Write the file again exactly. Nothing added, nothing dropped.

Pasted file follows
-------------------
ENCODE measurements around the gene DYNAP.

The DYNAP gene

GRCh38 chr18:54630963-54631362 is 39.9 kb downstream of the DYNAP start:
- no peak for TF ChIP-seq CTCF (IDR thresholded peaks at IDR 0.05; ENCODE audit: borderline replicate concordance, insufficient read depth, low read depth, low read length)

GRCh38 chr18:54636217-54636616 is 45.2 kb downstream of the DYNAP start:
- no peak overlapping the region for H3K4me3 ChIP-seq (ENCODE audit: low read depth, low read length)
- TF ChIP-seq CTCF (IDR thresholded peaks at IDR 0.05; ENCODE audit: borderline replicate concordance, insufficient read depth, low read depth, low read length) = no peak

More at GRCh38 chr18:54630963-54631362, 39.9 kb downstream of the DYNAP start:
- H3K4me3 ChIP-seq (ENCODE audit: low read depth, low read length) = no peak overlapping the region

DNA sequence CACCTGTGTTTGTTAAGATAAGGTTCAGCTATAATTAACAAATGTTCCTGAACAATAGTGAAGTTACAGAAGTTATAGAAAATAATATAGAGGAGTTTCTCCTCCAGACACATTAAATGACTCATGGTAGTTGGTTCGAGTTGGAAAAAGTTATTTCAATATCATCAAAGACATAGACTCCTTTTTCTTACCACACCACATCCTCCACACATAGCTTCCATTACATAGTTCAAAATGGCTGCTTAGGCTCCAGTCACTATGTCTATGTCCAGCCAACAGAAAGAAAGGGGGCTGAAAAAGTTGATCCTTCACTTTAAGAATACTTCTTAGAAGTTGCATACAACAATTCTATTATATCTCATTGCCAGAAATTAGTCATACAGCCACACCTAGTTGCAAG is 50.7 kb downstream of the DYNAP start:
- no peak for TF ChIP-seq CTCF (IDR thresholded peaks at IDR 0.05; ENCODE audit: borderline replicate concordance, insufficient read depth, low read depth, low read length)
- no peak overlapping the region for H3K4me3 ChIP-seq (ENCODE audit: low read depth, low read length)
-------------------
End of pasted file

ENCODE measurements around the gene DYNAP.

The DYNAP gene

GRCh38 chr18:54630963-54631362 is 39.9 kb downstream of the DYNAP start:
- no peak for TF ChIP-seq CTCF (IDR thresholded peaks at IDR 0.05; ENCODE audit: borderline replicate concordance, insufficient read depth, low read depth, low read length)

GRCh38 chr18:54636217-54636616 is 45.2 kb downstream of the DYNAP start:
- no peak overlapping the region for H3K4me3 ChIP-seq (ENCODE audit: low read depth, low read length)
- TF ChIP-seq CTCF (IDR thresholded peaks at IDR 0.05; ENCODE audit: borderline replicate concordance, insufficient read depth, low read depth, low read length) = no peak

More at GRCh38 chr18:54630963-54631362, 39.9 kb downstream of the DYNAP start:
- H3K4me3 ChIP-seq (ENCODE audit: low read depth, low read length) = no peak overlapping the region

DNA sequence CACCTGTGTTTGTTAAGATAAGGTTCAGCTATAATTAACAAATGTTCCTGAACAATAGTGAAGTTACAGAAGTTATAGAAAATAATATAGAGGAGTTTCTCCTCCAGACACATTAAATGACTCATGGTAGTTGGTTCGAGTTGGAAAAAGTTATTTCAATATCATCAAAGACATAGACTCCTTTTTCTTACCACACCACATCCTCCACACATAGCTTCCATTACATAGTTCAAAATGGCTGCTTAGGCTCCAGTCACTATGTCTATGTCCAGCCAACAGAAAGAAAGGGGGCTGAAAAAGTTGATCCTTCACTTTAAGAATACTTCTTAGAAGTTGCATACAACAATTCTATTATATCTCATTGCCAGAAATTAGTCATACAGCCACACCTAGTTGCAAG is 50.7 kb downstream of the DYNAP start:
- no peak for TF ChIP-seq CTCF (IDR thresholded peaks at IDR 0.05; ENCODE audit: borderline replicate concordance, insufficient read depth, low read depth, low read length)
- no peak overlapping the region for H3K4me3 ChIP-seq (ENCODE audit: low read depth, low read length)